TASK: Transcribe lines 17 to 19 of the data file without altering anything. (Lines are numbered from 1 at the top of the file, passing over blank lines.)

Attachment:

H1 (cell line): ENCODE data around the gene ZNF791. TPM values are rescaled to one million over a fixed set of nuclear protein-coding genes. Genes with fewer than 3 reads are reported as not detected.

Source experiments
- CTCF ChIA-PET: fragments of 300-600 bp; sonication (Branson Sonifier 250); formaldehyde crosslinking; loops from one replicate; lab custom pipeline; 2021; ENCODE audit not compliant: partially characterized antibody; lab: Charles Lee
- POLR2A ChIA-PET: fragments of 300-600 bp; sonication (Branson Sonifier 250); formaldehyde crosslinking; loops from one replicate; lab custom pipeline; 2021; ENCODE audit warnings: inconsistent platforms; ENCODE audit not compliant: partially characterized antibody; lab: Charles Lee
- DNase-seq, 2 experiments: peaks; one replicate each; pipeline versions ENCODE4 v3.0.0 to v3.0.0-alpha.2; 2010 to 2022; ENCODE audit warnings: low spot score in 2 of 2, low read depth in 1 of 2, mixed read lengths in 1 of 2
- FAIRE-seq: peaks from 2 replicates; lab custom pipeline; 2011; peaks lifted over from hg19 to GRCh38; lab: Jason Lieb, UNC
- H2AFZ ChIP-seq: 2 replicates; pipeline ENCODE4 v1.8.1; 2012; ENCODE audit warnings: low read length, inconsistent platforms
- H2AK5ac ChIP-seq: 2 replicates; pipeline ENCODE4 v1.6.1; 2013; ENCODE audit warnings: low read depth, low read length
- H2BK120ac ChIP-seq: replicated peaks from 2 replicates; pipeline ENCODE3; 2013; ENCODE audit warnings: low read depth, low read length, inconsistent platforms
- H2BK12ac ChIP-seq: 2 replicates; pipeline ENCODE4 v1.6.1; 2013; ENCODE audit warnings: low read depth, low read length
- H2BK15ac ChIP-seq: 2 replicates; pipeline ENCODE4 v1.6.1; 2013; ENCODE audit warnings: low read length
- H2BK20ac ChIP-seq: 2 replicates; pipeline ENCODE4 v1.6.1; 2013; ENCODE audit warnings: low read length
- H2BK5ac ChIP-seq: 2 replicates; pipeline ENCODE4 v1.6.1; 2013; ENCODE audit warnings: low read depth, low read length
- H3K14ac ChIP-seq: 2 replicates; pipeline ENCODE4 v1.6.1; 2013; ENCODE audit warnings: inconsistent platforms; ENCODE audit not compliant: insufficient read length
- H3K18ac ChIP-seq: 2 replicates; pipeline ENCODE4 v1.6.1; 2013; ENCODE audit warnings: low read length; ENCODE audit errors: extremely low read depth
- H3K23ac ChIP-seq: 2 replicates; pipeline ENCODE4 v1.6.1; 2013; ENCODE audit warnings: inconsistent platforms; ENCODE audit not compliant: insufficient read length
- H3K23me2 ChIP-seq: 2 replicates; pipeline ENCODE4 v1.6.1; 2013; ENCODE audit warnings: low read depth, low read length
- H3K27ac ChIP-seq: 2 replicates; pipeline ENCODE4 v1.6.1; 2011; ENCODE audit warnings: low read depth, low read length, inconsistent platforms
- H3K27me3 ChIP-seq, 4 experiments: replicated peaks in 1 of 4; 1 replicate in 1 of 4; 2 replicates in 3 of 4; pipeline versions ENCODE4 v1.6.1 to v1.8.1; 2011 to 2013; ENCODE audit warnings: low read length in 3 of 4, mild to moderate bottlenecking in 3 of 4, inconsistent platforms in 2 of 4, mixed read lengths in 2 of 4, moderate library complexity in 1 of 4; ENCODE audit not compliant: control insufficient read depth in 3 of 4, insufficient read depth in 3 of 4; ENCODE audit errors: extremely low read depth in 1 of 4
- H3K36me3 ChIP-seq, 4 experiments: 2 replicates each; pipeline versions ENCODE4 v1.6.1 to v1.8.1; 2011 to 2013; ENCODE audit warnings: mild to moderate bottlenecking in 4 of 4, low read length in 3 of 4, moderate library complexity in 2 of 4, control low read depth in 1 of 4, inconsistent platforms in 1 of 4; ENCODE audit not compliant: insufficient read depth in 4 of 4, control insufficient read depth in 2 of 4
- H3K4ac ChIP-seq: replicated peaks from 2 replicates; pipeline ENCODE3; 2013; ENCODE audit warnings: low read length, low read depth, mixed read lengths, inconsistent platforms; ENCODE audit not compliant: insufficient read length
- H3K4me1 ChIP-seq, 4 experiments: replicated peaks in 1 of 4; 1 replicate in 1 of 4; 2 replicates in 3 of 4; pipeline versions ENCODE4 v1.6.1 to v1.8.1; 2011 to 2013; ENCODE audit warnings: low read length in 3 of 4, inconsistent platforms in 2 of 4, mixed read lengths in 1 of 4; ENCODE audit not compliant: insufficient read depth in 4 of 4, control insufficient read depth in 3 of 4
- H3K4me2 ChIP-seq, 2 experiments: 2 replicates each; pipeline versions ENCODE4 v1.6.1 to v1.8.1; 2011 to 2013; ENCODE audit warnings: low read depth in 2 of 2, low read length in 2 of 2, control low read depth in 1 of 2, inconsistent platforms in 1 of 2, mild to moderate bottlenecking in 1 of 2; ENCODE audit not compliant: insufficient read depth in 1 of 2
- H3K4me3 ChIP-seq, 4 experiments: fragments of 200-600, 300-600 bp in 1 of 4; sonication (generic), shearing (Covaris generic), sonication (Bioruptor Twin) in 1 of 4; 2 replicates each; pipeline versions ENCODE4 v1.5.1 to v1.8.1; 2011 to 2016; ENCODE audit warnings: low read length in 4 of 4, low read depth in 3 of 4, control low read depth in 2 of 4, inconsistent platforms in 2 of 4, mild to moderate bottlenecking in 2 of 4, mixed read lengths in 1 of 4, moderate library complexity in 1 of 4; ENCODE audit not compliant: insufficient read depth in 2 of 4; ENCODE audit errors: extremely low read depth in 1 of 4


- H3K23me2 ChIP-seq: 2 replicates; pipeline ENCODE4 v1.6.1; 2013; ENCODE audit warnings: low read depth, low read length
- H3K27ac ChIP-seq: 2 replicates; pipeline ENCODE4 v1.6.1; 2011; ENCODE audit warnings: low read depth, low read length, inconsistent platforms
- H3K27me3 ChIP-seq, 4 experiments: replicated peaks in 1 of 4; 1 replicate in 1 of 4; 2 replicates in 3 of 4; pipeline versions ENCODE4 v1.6.1 to v1.8.1; 2011 to 2013; ENCODE audit warnings: low read length in 3 of 4, mild to moderate bottlenecking in 3 of 4, inconsistent platforms in 2 of 4, mixed read lengths in 2 of 4, moderate library complexity in 1 of 4; ENCODE audit not compliant: control insufficient read depth in 3 of 4, insufficient read depth in 3 of 4; ENCODE audit errors: extremely low read depth in 1 of 4